How to Fall Asleep Faster (and Get Better Rest)


Sweet dreams are made of this


#1: Follow This Timeline


#2: Use Essential Oils


Switch on a room diffuser 30 to 40 minutes beforer bedtime. If you don’t have one at home, simply add two drops of your essential oil of choice into the palm of your hand, warm the oil up by rubbing your hands together, cup them around your nose and breathe in deeply.


Your best candidates? Lavender, Sweet Marjoram, Roman Chamomile and Valerian. The aromas of these essential oils are known to induce sleep and they’re readily available in stores like Healthy Options and Milea Bath and Body Wellness.


#3: Cap off Your Day With a Warm Shower


Read: warm, not hot. Using hot water for your daily shower isn’t ideal since it dehydrates your skin, but a warm shower from time to time, especially when you’re looking to get good shut-eye, is the way to end a stressful day. Warm showers relieve tension in the body, lower any swelling in the muscle and reduce anxiety—the recipe for a well-rested body and good sleep.


#4: Down A Glass of Water


Your body undergoes repair when you sleep and drinking a glass of water beforehand gives it that boost. A glass of water helps balance out your energy levels and hormones, and replenishes fluids used up during the day.


#5: Try A Natural Sleep Aid


Melatonin, a hormone naturally produced by the body, helps control your sleep and wake cycles; supplements of this are perfect for those dealing with occasional sleep troubles such as  jet lag. Light has a lot to do with the production of melatonin, so make sure the lights are out so it works!


There are foods, however, that boost melatonin production (pineapples, sweet corn, tomatoes and walnuts) for those who prefer doing it the natural way.


#6: Turn the Lights out (and Mean It)


That means no picking up your phone for a quick scroll through Facebook when you’re already in bed. It has become practically second nature for us to scroll through our phones before sleeping, but all this does is knock off our natural sleeping patterns

(see #5).



The blue light emitted by electronic gadgets affects the regular production of melatonin in our bodies and signals them to stay alert and awake longer. "We think that the advent of electric lighting has significantly impacted upon sleep-wake patterns," says Professor Shantha Rajaratnam of the Monash University's School of Psychology and Psychiatry. "But with the proliferation of electronic devices that emit light, we are expecting that these problems will increase."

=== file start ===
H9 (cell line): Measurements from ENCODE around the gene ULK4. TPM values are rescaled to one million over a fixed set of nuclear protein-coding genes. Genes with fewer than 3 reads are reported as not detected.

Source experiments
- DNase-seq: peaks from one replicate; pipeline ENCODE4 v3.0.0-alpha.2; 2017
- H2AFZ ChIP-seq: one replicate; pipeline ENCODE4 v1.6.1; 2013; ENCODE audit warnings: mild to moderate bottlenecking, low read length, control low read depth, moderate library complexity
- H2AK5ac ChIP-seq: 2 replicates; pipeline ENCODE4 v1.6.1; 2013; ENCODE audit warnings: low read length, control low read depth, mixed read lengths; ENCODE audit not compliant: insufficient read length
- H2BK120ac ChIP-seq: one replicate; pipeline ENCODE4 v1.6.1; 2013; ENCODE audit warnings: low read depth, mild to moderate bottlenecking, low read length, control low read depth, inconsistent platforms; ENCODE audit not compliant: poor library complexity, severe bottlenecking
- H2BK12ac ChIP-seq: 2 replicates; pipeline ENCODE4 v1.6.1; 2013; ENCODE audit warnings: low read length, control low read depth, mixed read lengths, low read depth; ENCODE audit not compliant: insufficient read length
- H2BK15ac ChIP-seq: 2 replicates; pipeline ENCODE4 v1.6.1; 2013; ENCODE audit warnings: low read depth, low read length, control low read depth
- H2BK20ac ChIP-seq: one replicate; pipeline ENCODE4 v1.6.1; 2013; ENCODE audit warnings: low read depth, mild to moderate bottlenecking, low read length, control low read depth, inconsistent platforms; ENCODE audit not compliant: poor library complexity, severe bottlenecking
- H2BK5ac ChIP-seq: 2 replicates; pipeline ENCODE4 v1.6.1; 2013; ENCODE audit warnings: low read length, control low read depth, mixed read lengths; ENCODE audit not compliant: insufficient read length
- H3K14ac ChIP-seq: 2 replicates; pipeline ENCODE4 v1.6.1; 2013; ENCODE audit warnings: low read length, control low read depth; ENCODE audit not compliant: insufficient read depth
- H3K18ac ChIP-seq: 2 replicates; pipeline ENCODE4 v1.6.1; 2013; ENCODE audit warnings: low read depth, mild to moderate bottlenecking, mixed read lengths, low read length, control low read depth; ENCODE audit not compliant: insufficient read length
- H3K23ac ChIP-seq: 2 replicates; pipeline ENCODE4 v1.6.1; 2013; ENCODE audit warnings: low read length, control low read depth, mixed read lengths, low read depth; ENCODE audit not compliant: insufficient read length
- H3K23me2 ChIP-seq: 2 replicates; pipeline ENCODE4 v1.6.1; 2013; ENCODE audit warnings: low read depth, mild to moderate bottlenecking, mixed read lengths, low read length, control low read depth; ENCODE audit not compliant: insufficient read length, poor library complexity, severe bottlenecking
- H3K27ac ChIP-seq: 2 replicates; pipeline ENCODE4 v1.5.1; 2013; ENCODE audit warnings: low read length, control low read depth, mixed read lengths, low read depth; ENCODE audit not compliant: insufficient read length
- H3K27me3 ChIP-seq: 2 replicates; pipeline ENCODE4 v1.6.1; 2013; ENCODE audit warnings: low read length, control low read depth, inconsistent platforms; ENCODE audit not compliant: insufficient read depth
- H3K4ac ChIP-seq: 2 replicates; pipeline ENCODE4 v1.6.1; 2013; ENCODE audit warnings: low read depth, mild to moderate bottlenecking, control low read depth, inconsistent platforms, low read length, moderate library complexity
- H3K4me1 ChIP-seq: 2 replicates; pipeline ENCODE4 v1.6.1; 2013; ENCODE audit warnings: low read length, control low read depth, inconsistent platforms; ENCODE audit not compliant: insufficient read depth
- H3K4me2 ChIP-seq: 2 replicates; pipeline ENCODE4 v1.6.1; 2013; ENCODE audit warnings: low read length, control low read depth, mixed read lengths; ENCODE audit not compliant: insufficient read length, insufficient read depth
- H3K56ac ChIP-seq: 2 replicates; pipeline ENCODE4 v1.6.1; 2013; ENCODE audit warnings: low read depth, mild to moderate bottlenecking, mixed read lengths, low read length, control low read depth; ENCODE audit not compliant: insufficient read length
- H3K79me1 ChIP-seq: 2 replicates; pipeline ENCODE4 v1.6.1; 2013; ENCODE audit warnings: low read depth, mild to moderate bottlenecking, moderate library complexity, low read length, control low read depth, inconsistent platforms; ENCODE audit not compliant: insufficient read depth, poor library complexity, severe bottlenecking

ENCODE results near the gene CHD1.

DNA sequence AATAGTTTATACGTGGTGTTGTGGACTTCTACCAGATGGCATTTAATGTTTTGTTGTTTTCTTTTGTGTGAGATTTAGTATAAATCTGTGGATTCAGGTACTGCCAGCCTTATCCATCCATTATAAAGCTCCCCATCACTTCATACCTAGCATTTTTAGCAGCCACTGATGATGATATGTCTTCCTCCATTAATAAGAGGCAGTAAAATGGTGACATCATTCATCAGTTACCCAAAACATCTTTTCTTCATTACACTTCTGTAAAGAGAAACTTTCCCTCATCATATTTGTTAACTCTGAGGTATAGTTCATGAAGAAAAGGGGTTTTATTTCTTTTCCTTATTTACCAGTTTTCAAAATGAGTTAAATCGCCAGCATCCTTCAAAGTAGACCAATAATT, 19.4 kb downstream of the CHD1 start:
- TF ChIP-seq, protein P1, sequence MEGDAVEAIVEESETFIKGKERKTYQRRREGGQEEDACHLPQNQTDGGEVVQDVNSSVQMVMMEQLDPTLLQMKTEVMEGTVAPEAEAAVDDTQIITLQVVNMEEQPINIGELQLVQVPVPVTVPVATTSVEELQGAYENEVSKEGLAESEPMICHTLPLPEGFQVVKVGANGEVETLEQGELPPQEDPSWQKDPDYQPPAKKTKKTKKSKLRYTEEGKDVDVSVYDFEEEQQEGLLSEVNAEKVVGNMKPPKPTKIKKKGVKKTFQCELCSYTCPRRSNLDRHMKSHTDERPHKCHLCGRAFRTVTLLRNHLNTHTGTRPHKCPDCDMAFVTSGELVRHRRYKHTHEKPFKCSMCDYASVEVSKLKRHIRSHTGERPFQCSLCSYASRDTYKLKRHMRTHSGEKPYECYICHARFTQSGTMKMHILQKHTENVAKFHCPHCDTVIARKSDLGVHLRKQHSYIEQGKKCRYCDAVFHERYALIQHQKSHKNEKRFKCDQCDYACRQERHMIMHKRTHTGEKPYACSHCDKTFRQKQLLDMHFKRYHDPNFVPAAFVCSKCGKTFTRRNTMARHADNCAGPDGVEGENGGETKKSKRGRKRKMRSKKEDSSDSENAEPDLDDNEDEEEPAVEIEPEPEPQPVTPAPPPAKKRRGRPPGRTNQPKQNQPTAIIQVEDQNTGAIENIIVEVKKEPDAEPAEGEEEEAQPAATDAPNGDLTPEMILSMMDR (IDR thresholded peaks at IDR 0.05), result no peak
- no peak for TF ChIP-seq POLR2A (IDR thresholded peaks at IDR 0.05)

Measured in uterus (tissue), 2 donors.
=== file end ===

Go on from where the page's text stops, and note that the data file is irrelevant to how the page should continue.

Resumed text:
#7: Leave Your Phone Across the Room

Yes, you’re a strong, independent, busy person. But going to bed with your phone is still a bad habit though.


Not only will this keep you from reaching for it when you can’t fall asleep, but if you set your morning alarm on your phone, you have no choice but to get up and walk over to shut it off. That short walk is enough to wake your body up. Now ready to start your day!


#8: Try Dr. Andrew Weil’s “4-7-8” Breathing Technique


#9: Develop the Habit of Sleeping on Your Back


It’s all about supporting your spine, and avoiding future backaches and neck pains. A bonus: it prevents the formation of wrinkles on your face since it isn’t pushed against a pillow all night.


#10: Find out Your Chronotype


Clinical psychologist and sleep expert Dr. Michael Breus has discovered that people have different chronotypes or body clocks; and every body clock is tackled differently. His book The Power of When helps people determine whether they’re a morning person or an evening person, or if they fall somewhere in between. You could either be a bear (generally a good sleeper), wolf (night person), lion (classic morning person) or dolphin (light sleeper). After finding out your type, you can switch to a new daily routine that fits your chronotype.


Take the quiz here: What’s Your Chronotype?